2. A retrieving catheter for removing a ureteral stent with a magnetically attractable tip, said catheter being a tubular member having a lumen and one end which is of a size which can be introduced into the urethra of a patient, said catheter having a portion including said one end which is bent at an obtuse angle to the rest of the catheter, said bent portion including an opening through which urine can flow and means for magnetically attracting the magnetically attractable tip of a stent.

3. A retrieving catheter of claim 2 in which the means for attracting the tip of the stent includes a magnet which is protected from urine by a fluid tight seal that is between the magnet and the lumen of the catheter.

4. A method of retrieving from the urinary tract of a patient a ureteral stent which includes a magnetically attractable end which is in the patient's bladder, said method comprising introducing into the urethra of the patient a retrieving catheter having means at its leading end for magnetically attracting the magnetically attractable end of the stent, advancing said catheter until is reaches the bladder of the patient, bringing said means into contact with the magnetically attractable end of the stent and then withdrawing the catheter with the stent attracted thereto through the urethra and out of the patient.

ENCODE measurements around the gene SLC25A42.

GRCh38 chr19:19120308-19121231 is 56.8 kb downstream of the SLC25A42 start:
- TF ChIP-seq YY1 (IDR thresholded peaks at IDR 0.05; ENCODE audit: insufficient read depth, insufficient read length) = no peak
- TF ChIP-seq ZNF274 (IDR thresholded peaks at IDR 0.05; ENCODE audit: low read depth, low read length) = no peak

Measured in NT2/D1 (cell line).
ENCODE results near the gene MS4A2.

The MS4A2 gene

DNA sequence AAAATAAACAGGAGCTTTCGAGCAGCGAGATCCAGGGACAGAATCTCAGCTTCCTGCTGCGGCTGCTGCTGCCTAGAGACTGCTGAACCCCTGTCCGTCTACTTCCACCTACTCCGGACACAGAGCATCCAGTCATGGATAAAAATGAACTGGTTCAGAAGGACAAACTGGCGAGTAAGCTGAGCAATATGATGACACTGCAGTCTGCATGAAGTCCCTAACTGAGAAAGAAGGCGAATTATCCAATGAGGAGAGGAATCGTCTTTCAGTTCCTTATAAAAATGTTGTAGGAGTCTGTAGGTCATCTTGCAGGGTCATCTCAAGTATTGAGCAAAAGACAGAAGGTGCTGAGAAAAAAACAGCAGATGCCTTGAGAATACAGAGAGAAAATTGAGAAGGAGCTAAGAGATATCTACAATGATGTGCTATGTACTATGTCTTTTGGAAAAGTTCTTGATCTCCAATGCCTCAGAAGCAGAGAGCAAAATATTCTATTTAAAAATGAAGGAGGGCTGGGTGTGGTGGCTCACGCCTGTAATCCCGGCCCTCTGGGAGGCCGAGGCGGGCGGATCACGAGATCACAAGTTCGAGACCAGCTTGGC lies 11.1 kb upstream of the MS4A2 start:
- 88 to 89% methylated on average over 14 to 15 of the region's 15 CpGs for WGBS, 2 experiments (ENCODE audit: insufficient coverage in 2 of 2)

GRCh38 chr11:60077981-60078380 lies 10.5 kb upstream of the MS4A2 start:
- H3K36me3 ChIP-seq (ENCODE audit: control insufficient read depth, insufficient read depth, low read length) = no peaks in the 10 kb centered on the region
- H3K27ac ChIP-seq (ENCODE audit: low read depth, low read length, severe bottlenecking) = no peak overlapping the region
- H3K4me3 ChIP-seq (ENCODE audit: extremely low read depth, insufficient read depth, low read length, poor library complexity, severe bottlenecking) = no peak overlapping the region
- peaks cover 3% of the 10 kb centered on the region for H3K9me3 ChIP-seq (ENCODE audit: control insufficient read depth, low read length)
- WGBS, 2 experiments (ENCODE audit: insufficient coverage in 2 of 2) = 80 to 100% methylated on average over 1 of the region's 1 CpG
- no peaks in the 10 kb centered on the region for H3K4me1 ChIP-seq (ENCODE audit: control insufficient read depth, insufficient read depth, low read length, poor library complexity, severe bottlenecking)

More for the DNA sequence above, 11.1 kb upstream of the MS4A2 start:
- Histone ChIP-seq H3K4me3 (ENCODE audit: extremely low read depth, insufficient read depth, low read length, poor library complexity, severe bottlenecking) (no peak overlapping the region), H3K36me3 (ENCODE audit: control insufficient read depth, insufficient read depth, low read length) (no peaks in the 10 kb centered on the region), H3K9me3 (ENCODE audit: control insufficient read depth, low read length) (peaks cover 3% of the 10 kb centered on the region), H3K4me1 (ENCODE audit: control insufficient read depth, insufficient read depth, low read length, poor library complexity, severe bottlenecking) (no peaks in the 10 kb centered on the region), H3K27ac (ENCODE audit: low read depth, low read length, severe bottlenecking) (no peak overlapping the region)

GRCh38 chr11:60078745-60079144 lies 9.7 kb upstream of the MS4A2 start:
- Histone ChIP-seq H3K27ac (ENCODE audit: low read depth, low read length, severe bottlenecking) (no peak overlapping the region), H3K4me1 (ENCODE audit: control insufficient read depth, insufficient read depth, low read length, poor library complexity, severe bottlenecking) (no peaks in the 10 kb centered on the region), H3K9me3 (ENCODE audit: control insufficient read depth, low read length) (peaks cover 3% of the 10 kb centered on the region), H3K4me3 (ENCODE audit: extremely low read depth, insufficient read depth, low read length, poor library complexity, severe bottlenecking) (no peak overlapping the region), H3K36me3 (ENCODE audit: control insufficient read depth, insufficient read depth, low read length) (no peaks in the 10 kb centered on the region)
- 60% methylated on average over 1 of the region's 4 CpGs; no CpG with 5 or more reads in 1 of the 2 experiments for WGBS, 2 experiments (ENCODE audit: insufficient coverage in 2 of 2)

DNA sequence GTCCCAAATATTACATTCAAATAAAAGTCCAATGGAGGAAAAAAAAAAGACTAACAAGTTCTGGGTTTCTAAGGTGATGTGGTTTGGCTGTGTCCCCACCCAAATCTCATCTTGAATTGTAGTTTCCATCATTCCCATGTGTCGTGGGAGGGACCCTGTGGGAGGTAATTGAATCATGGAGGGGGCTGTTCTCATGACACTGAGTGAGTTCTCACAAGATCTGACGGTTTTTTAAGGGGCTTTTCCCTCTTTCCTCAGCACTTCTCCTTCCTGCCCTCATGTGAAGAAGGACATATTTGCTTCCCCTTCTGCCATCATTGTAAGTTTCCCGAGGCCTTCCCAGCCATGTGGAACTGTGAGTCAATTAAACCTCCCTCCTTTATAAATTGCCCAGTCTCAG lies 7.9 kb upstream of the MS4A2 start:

Referenced Cited
U.S. Patent Documents
243396 June 1881 Pfarre
3042030 July 1962 Read
3043309 July 1962 McCarthy
3631848 January 1972 Muller
3674014 July 1972 Tillander
3831585 August 1974 Brondy et al.
3961632 June 8, 1976 Moossun
3986493 October 19, 1976 Hendren, III
4063561 December 20, 1977 McKenna
4212304 July 15, 1980 Finney
4244362 January 13, 1981 Anderson
4270542 June 2, 1981 Plumley
4307723 December 29, 1981 Finney
4315509 February 16, 1982 Smit
4531933 July 30, 1985 Norton et al.
Other references
  • Poulton et al., "Seizure Associated with Induction of Anesthesia with Isoflurane" 1984 Anesthesiology 61:471-476. Cooper, "Anesthesia Can be Safer" Jun. 1985, Medical Instrumentation, vol. 19: No. 3, 105-108. Kimbrough et al., "Cardiac Rhythm in Men During Cystoscopy" 1975 Journal of Urology, vol. 113: 846-849. Marier et al., "Gram-Negative Endocarditis Following Cystoscopy" 1978 The Journal of Urology, vol. 119: 134-137. Rajendran et al., "Peripelvic Extravasation and Formation of Perinephric Urinoma after Cystoscopy" 1980 Urology, vol. XVI, No. 2: 199-201. Walther et al., "Cytoscopy in Children" 1979 The Journal of Urology, vol. 122: 717-720. "Perioperative Deaths" The Lancet, Nov. 9, 1985, p. 1049. Forand et al., "Cardiac Arrest and Anaphylaxis with Anesthetic Agents" 1985 JAMA, vol. 254, No. 19, pp. 2741-2742. Hezmall et al., "Controlled Endoscopic Retrieval of Ectopic Ureteral Catheters Using Fluoroscopic Guidance," Endourology, Urology, vol. XXV, No. 6, Jun. 1985, pp. 613-615. IEEE Transaction on Magnetics, vol. MAG-6, No. 2 (Jun. 1970) Tillander, 128/657, pp. 355-358.
Patent History
Patent number: 4790809
Type: Grant
Filed: May 14, 1987
Date of Patent: Dec 13, 1988
Assignee: Medical Engineering Corporation (Racine, WI)
Inventor: David H. Kuntz (Los Angeles, CA)
Primary Examiner: Stephen C. Pellegrino
Law Firm: Quarles & Brady
Application Number: 7/50,509
Current U.S. Class: Devices Transferring Fluids From Within One Area Of Body To Another (e.g., Shunts, Etc.) (604/8); 604/280; 604/281; 128/657
International Classification: A61M 2500;